My unperturbed desire for weekend relaxation has dominated me recently. I’ve been busy squandering my time on trivial stuffs. My willingness to write had been dwindling. I wrote a resolution this year to post an article in my blog at least once a month. The past two months had been successful. I don’t want March to disappoint.
It is almost a year since I backpacked in Japan–the same period I’ve been encouraging myself to finish my blog about my itinerary. A few of my friends have been waiting for it. Some have even done their travel. Others have moved on with their lives (I don’t know how this is connected, but it sounds nice) and my article remains in that folder, Draft.
I lost the interest in finishing my piece when the mobile app that I used to record all my expenses crashed. I was very diligent in keying all my costs that even the price of the water bottle from 7-11 and Family mart was there (and if you’re looking for a cheaper place to buy bottled water, go to Don Quijote!) Pocket Expenses was one of my reliable travel apps…WAS.
I spent 11 days in Japan. My itinerary was a result of online research and helpful JP friends.–all of them were backpackers. I went to the following cities:
I spent almost $750 USD/$1000 SGD (or less) in my entire stay. This included the 7-day JR Pass (~$347 SGD) but excluded the flight from/to Singapore.
To keep it simple, I estimated my initial budget based on the following assumptions:
- Hostels – $23 SGD
- Meal – $14 SGD
- Transportation – will depend whether you use day-pass or not.
- Entrance fees to temples and other tourist attractions. The Japan Guide website helped me a lot to find out the fees.
Using the figures above, you can roughly sum up the pocket money that you need to bring.
I would say that this could have been one of the most expensive trips I’ve been to if not for the homestay and couchsurfing experiences. I had 3 days of free accommodation in Tokyo and 2 days in Osaka.
- Tokyo Tower*
- Senso-ji* – you have to visit this at night!
- Shibuya crossing*
- Metropolitan Building*
- Tokyo Skytree
- Tsukiji Fish Market
- Meiji Shrine Gyoen
- Yoyogi Park*
- Walk around Harajuku
Since there’s a lot of places you can go to in Tokyo, I suggest that you group them based on their locations. The link below points to the edited google map that I used to plan my itinerary. Feel free to use it.
Japan Itineray Google Map.
- Sunset and Mt. Fuji view*
Although Hakone is a more favoured place to view Mt. Fuji, I wouldn’t replace Kamakura for it. This place had fewer foreign tourists. The trains were relatively old. The sunset at the beach was stunning!
- Arashiyama/Bamboo Path*
- Fushimi Inari Shrine*
If I were to choose between Tokyo and Kyoto, I would choose the latter. Kyoto was a mix of old and new city. I should have stayed there longer. They had so many shrines and Zen temples.
- Suntory Beer tour*
- Kurayami Matsuri (Darkness Festival)*
- Night market*
- Fuchu Park
- The hill where you can see Mt. Fuji
I was lucky a friend of mine stayed in this town. Otherwise, I wouldn’t be able to watch their local festival Kurayami Matsuri (Darkness Festival). If your trip coincides with a town feast, try to go there. It is much more exciting than the tourist attractions in the city. It was in this place where I experienced the hospitality of a Japanese family–something I will never forget.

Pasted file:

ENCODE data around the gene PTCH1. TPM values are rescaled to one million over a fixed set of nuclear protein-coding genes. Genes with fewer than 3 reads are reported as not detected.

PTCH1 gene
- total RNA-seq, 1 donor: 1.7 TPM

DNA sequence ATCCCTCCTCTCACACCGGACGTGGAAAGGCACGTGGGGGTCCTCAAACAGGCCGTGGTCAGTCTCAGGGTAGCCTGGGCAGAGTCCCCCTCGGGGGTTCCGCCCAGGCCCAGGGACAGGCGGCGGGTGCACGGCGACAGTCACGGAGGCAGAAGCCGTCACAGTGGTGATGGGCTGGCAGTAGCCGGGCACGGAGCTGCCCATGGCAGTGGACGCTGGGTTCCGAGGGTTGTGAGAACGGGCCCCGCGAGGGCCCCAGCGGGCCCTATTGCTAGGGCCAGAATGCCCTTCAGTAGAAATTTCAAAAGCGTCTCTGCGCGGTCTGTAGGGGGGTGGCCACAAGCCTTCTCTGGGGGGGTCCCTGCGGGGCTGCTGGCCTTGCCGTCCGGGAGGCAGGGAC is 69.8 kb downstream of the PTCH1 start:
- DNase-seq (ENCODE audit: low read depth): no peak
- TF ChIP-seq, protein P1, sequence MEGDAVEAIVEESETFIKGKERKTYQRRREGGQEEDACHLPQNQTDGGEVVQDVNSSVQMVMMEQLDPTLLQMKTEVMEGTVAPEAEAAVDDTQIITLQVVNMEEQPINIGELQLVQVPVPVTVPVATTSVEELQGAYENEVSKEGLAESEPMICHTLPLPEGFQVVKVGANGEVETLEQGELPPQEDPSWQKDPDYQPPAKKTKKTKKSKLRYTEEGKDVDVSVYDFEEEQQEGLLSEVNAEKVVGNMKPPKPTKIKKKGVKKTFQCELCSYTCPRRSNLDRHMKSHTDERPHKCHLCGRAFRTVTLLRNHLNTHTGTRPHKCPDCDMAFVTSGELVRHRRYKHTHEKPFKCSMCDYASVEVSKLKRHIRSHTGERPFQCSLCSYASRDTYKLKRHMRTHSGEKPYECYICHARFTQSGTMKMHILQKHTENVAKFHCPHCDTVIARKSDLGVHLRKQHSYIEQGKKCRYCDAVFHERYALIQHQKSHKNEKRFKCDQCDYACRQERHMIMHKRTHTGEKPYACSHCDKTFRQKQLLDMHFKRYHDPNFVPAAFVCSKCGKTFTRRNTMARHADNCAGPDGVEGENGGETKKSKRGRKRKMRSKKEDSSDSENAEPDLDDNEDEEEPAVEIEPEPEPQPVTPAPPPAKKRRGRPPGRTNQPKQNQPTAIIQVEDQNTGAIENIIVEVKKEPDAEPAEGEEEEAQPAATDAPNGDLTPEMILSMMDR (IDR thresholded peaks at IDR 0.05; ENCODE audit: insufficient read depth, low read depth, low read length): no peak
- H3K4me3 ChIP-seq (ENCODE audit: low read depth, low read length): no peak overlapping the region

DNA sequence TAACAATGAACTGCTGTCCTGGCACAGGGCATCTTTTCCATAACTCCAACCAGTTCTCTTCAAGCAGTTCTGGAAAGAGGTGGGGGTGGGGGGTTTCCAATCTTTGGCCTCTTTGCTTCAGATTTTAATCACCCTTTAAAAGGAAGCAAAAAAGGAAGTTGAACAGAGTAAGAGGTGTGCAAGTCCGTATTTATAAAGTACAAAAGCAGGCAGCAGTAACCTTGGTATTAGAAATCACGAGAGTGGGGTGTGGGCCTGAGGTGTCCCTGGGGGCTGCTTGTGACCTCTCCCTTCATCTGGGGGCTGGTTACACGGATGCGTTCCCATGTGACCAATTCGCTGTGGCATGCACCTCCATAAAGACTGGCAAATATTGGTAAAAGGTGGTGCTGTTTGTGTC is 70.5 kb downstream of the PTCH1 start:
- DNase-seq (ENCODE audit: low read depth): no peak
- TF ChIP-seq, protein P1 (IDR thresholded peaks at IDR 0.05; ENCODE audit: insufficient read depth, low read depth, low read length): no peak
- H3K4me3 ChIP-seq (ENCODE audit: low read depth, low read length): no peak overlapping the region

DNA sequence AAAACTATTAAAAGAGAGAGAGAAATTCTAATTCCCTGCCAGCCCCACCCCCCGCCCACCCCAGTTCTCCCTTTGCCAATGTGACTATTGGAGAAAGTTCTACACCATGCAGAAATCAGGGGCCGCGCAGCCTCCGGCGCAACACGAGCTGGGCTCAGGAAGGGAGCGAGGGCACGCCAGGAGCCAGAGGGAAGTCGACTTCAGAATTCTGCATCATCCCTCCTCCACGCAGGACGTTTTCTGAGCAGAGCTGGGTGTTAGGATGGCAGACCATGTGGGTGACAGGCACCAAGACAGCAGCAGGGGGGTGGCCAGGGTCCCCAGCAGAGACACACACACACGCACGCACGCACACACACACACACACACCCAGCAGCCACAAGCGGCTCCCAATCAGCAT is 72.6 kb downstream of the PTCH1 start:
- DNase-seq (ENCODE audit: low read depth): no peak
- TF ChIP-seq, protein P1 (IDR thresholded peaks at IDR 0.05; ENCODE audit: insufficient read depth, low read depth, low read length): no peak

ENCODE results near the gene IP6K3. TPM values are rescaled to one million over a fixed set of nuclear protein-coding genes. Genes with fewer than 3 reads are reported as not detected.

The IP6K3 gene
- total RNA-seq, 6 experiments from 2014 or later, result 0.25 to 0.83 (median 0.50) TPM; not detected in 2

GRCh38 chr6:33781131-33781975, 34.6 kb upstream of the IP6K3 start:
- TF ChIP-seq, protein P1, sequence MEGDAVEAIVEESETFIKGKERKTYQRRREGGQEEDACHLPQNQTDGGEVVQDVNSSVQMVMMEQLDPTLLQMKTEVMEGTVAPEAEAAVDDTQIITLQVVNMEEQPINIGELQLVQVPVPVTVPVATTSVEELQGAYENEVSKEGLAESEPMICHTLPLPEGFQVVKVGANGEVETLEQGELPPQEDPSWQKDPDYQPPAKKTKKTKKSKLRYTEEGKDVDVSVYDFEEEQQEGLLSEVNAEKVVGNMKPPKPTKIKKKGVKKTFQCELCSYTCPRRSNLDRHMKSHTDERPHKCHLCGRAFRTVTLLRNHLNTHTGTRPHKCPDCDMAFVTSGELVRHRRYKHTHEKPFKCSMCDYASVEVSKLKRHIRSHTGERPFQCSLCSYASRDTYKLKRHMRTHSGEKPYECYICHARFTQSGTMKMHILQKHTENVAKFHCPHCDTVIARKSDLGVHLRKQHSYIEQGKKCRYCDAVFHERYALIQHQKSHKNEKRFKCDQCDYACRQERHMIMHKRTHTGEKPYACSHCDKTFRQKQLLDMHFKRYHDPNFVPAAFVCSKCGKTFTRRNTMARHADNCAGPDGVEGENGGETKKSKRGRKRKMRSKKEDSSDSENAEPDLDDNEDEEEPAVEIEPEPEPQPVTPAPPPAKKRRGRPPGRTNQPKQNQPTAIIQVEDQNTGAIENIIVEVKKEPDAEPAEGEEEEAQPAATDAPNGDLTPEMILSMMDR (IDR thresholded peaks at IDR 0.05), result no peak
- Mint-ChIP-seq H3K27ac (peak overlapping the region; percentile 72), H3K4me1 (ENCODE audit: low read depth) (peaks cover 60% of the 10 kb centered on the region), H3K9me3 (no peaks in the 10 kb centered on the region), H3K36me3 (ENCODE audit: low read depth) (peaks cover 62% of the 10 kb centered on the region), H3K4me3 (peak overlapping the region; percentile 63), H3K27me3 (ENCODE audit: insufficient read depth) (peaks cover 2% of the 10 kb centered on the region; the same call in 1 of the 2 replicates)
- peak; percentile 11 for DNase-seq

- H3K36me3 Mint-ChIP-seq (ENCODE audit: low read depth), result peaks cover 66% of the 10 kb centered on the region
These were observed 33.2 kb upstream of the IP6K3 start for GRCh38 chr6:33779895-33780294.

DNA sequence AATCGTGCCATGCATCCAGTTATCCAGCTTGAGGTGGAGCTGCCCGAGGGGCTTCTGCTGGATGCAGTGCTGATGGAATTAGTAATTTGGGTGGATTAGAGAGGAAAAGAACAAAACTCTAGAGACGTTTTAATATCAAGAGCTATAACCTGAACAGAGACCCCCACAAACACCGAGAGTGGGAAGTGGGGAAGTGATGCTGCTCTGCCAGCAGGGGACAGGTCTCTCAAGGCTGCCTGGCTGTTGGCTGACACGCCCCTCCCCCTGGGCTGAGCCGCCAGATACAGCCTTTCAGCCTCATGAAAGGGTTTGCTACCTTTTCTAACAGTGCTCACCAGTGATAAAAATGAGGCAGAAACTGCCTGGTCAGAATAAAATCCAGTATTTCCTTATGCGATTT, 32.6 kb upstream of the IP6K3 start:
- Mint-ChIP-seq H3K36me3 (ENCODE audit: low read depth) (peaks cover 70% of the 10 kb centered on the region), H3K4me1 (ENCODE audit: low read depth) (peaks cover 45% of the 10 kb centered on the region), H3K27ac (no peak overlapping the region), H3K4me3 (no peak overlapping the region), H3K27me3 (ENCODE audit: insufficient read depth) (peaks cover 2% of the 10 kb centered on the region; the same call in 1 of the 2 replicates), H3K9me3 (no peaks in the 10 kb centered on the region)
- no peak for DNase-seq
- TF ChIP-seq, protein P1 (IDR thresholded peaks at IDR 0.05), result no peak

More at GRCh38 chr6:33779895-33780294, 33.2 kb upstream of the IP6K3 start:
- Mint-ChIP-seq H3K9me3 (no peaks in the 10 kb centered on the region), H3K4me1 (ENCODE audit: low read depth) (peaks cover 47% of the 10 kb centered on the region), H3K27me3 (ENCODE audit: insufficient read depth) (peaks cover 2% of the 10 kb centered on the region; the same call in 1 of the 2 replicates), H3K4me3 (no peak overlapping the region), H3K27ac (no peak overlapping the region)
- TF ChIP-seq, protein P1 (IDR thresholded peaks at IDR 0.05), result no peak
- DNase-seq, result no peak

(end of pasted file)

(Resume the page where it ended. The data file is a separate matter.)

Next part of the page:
I remember during the Suntory Beer tour, the guide was speaking in Japanese. One time she noticed that my Japanese friend and I were talking in English so she asked me (in Japanese) if my friend is a foreigner. I think I can blend easily in Japan as long as I don’t speak.
If you had been mesmerized by the shrines in the city, I would suggest that you visit this remote place in Mie prefecture. It was closer to Nagoya than Tokyo. The trip took around 2 hours by train from Nagoya station (still not so near!) 🙂 I saw fewer foreign tourists here, which was a much better experience for me because it gave me the opportunity to mingle with the locals. I met two medical students and a Japanese backpacker whom I hosted in Singapore.
- Kobe City Hall
- Kobe beef*
- Onsen Resort
- Himeji Castle*
- Capsule hotel
Aside from the famous Onsen, you have to try the Kobe beef. It literally melts in your mouth! I had it in Steak land. There were some other expensive places that offered Kobe beef, but they were beyond my budget. Besides, I had a good experience in Steak land. I think I was the only non-Japanese person at the table. When the two older ladies beside me heard me talking in English they asked where I was from…and the conversation started. They were surprised that I was travelling around Japan alone. They were really nice (and honest), they even told me that I looked so young and had a pleasant face (I told you they’re nice AND honest!). I believe it was destiny in motion because if it weren’t for them, I would have gone to Osaka castle rather than Himeji. They convinced me that Himeji is a much better attraction. I would advise the same thing to fellow travellers.
- Osaka Castle – although I didn’t go here, it’s in the list of “tourists”. If you have to choose between Himeji and Osaka, go to Himeji.
Aside from visiting Dotonburi, don’t forget to try Takoyaki and Okonomiyaki. I stayed in a couchsurfer’s house here for two days. It was my first couchsurfing experience. I had a pleasant stay not only because it was free but because the host had a lot of stories to share because he was a traveller too.
Eleven days is surely not enough to travel around Japan. If I had more time, I would have stayed 2 more weeks with a lot more focus on the local lifestyle and interactions with the Japanese people. Nevertheless, the trip was a good opener for me to go back (if there’s a chance!). I’ll probably do a short stopover there on my flight to Canada.
If you don’t have enough time, you can go to the places where I put asterisks (*). They are personal choices so they may or may not fit your taste.